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14 September 2011 Optical scintillation measurements in a desert environment IV: simulated effects of scintillation on communications links
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Abstract
Optical scintillation is an effect that limits the performance of many optical systems including imagers and free space optical communication links. The Naval Research Laboratory is undertaking a series of measurement campaigns of optical scintillation in a variety of environments. In December of 2010 measurements were made over a one week period in the desert at China Lake, CA. The NRL TATS system was used to measure time resolved scintillation over a variety of different ranges and terrains. This data has been used to determine fade rate and duration as a function of weather and link margin. Temporal correlation of fades has also been calculated. This data allows simulation of a variety of communication protocols and the effects of those protocols on link throughput. In this paper we present a comparison of different protocols for both direct and retroreflector links.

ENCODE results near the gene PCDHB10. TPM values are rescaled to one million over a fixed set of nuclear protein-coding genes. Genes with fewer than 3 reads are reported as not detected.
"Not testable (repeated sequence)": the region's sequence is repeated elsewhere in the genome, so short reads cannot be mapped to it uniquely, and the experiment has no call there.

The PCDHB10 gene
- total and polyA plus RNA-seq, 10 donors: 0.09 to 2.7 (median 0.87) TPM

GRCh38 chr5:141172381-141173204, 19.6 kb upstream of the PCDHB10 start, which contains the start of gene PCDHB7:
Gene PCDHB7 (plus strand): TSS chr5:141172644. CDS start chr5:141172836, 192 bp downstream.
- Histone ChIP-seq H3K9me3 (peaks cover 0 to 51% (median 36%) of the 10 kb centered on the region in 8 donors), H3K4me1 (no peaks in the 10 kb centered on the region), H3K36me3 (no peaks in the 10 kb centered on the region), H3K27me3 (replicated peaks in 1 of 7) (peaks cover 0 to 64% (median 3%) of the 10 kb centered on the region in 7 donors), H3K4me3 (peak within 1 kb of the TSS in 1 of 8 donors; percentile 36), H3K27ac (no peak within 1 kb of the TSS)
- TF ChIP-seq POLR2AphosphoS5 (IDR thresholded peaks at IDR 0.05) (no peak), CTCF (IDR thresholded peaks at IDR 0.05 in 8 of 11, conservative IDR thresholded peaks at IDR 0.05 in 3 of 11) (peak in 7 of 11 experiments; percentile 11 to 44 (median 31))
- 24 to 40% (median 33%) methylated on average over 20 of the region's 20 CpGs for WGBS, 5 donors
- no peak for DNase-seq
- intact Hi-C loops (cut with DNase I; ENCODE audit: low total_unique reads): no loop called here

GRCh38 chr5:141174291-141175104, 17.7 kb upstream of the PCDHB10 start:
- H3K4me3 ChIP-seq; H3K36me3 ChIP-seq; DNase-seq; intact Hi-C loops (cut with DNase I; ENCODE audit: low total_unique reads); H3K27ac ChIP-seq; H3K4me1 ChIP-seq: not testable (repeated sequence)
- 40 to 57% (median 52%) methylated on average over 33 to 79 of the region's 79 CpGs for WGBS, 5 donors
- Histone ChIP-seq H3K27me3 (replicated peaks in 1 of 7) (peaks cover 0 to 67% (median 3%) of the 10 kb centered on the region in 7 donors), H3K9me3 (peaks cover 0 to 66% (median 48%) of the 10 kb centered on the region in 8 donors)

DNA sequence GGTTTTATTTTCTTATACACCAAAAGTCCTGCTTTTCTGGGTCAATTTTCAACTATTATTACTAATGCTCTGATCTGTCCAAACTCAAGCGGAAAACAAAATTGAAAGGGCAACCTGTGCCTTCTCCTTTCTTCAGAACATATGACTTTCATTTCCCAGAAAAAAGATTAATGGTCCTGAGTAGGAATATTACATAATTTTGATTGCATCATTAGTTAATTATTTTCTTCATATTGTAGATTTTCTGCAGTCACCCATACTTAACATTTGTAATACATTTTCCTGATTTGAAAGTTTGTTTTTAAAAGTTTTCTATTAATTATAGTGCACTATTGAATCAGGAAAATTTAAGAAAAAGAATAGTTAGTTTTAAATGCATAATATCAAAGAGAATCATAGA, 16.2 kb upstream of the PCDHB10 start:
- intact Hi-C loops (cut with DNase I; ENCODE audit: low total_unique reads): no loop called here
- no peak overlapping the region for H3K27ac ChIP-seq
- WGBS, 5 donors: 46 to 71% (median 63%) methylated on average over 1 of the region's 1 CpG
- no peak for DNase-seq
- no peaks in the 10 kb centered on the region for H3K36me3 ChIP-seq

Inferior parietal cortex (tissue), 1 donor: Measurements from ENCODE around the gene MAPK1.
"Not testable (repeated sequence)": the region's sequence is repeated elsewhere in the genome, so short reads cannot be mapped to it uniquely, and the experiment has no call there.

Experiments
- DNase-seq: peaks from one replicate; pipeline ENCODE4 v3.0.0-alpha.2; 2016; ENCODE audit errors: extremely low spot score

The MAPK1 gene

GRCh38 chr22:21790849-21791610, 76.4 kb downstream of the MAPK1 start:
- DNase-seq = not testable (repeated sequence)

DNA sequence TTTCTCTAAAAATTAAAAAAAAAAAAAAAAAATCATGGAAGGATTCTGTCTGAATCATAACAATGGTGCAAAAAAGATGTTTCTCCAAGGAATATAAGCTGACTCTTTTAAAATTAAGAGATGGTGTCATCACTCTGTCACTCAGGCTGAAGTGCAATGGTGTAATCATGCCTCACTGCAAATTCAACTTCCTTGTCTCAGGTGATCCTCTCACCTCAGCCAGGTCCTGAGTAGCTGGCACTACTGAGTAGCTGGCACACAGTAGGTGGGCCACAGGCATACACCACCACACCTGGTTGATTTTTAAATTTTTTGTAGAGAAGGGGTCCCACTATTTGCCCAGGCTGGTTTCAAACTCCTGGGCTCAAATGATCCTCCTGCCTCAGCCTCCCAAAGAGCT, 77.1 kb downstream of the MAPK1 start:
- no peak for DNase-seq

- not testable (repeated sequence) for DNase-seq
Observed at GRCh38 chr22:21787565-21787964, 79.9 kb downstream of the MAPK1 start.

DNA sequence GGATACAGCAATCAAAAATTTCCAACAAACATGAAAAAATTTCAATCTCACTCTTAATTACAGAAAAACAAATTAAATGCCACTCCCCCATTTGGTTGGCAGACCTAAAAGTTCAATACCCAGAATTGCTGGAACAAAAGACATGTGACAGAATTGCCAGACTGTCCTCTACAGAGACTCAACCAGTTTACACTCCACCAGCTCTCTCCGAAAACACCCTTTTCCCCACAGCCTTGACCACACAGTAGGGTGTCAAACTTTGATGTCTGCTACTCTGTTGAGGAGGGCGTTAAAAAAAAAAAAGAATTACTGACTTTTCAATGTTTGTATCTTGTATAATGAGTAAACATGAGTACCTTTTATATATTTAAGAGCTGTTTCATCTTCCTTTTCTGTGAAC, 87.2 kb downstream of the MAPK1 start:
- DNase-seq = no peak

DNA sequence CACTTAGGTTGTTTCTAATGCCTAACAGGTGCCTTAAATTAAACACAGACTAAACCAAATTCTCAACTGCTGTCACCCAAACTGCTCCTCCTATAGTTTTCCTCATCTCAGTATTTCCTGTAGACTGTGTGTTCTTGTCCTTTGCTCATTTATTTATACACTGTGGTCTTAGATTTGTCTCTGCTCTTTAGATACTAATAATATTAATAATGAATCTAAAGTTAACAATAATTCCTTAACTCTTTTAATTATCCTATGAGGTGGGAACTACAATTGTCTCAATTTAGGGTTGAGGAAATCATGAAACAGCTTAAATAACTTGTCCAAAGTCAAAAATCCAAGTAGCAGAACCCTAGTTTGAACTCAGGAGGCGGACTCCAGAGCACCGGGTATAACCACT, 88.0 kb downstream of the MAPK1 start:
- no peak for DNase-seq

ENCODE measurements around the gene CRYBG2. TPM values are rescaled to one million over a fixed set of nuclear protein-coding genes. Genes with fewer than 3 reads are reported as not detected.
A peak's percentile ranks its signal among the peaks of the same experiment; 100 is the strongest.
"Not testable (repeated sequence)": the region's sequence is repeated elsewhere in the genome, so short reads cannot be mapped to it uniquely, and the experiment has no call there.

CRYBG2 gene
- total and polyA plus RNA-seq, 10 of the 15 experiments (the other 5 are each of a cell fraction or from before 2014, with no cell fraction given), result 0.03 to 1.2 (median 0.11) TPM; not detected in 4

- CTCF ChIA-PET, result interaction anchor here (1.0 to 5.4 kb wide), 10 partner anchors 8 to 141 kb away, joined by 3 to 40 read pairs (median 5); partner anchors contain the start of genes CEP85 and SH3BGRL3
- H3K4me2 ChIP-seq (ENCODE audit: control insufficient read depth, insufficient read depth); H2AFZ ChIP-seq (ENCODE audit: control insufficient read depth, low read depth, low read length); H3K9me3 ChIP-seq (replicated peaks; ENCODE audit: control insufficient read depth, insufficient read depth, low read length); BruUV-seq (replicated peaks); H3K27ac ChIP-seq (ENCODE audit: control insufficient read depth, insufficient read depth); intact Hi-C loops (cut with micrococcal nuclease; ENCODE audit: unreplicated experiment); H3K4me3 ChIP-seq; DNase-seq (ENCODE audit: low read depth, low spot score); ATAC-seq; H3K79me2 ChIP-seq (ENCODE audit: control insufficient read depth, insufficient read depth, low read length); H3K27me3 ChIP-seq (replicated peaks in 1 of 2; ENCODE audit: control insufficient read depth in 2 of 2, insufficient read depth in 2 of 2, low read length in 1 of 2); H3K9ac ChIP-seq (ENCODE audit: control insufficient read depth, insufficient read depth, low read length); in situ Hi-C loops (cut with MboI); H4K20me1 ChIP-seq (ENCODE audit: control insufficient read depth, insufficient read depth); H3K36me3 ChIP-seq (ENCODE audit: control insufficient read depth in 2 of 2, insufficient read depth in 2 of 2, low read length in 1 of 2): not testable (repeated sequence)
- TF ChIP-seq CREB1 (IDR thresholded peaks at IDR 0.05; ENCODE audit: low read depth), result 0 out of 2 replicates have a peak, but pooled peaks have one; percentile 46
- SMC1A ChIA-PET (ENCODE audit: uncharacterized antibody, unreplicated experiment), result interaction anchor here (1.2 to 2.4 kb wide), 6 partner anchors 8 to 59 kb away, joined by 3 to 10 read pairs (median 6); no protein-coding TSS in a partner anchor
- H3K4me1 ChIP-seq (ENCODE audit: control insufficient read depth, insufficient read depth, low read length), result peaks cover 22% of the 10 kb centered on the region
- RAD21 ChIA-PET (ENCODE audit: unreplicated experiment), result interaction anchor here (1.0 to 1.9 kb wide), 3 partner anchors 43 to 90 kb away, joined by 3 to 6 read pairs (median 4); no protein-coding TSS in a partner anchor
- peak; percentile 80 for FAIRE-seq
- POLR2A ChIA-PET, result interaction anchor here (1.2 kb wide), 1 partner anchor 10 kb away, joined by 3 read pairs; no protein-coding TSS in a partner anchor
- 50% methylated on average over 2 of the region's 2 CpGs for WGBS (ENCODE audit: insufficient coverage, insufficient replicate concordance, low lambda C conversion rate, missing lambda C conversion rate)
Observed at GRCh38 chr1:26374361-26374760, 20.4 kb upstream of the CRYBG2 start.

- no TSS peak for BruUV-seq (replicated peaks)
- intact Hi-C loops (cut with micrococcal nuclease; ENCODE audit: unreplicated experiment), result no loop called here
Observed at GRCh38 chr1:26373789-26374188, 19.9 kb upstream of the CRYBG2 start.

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Michele Suite, W. S. Rabinovich, Rita Mahon, Christopher Moore, Mike Ferraro, H. R. Burris, and L. M. Thomas "Optical scintillation measurements in a desert environment IV: simulated effects of scintillation on communications links", Proc. SPIE 8162, Free-Space and Atmospheric Laser Communications XI, 81620B (14 September 2011); doi: 10.1117/12.895244; https://doi.org/10.1117/12.895244
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